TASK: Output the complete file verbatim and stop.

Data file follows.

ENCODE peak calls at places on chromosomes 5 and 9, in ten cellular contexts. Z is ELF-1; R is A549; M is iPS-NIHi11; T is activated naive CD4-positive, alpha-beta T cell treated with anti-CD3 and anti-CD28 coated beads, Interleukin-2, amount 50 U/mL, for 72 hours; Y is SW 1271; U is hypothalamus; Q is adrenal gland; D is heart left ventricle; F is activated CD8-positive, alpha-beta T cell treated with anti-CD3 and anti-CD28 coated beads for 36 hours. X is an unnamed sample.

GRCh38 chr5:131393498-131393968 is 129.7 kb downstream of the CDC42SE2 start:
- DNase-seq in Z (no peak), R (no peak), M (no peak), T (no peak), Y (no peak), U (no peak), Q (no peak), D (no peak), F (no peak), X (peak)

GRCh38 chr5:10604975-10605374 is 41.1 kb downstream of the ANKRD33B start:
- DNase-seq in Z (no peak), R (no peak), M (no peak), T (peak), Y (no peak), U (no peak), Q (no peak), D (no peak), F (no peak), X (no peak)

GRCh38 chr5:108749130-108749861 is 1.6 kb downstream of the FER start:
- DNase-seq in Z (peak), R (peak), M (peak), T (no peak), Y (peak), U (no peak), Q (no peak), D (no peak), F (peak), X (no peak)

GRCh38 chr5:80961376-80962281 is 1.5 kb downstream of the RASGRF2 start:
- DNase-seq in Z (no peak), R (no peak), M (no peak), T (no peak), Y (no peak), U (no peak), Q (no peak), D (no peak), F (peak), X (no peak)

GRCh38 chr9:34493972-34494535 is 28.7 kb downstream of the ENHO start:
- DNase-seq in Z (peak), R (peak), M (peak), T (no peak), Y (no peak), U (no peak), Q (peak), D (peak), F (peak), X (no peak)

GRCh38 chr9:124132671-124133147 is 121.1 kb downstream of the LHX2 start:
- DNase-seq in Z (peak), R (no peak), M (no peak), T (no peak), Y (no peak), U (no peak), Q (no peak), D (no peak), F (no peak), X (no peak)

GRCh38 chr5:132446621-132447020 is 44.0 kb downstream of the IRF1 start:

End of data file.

ENCODE peak calls at places on chromosomes 5 and 9, in ten cellular contexts. Z is ELF-1; R is A549; M is iPS-NIHi11; T is activated naive CD4-positive, alpha-beta T cell treated with anti-CD3 and anti-CD28 coated beads, Interleukin-2, amount 50 U/mL, for 72 hours; Y is SW 1271; U is hypothalamus; Q is adrenal gland; D is heart left ventricle; F is activated CD8-positive, alpha-beta T cell treated with anti-CD3 and anti-CD28 coated beads for 36 hours. X is an unnamed sample.

GRCh38 chr5:131393498-131393968 is 129.7 kb downstream of the CDC42SE2 start:
- DNase-seq in Z (no peak), R (no peak), M (no peak), T (no peak), Y (no peak), U (no peak), Q (no peak), D (no peak), F (no peak), X (peak)

GRCh38 chr5:10604975-10605374 is 41.1 kb downstream of the ANKRD33B start:
- DNase-seq in Z (no peak), R (no peak), M (no peak), T (peak), Y (no peak), U (no peak), Q (no peak), D (no peak), F (no peak), X (no peak)

GRCh38 chr5:108749130-108749861 is 1.6 kb downstream of the FER start:
- DNase-seq in Z (peak), R (peak), M (peak), T (no peak), Y (peak), U (no peak), Q (no peak), D (no peak), F (peak), X (no peak)

GRCh38 chr5:80961376-80962281 is 1.5 kb downstream of the RASGRF2 start:
- DNase-seq in Z (no peak), R (no peak), M (no peak), T (no peak), Y (no peak), U (no peak), Q (no peak), D (no peak), F (peak), X (no peak)

GRCh38 chr9:34493972-34494535 is 28.7 kb downstream of the ENHO start:
- DNase-seq in Z (peak), R (peak), M (peak), T (no peak), Y (no peak), U (no peak), Q (peak), D (peak), F (peak), X (no peak)

GRCh38 chr9:124132671-124133147 is 121.1 kb downstream of the LHX2 start:
- DNase-seq in Z (peak), R (no peak), M (no peak), T (no peak), Y (no peak), U (no peak), Q (no peak), D (no peak), F (no peak), X (no peak)

GRCh38 chr5:132446621-132447020 is 44.0 kb downstream of the IRF1 start: